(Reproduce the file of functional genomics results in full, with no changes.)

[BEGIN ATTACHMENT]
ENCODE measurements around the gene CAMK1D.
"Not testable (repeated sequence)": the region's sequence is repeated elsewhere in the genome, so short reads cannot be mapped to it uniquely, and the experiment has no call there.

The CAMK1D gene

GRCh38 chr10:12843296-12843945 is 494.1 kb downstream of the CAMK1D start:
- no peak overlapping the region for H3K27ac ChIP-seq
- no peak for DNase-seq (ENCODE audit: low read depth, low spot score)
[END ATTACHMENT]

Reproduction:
ENCODE measurements around the gene CAMK1D.
"Not testable (repeated sequence)": the region's sequence is repeated elsewhere in the genome, so short reads cannot be mapped to it uniquely, and the experiment has no call there.

The CAMK1D gene

GRCh38 chr10:12843296-12843945 is 494.1 kb downstream of the CAMK1D start:
- no peak overlapping the region for H3K27ac ChIP-seq
- no peak for DNase-seq (ENCODE audit: low read depth, low spot score)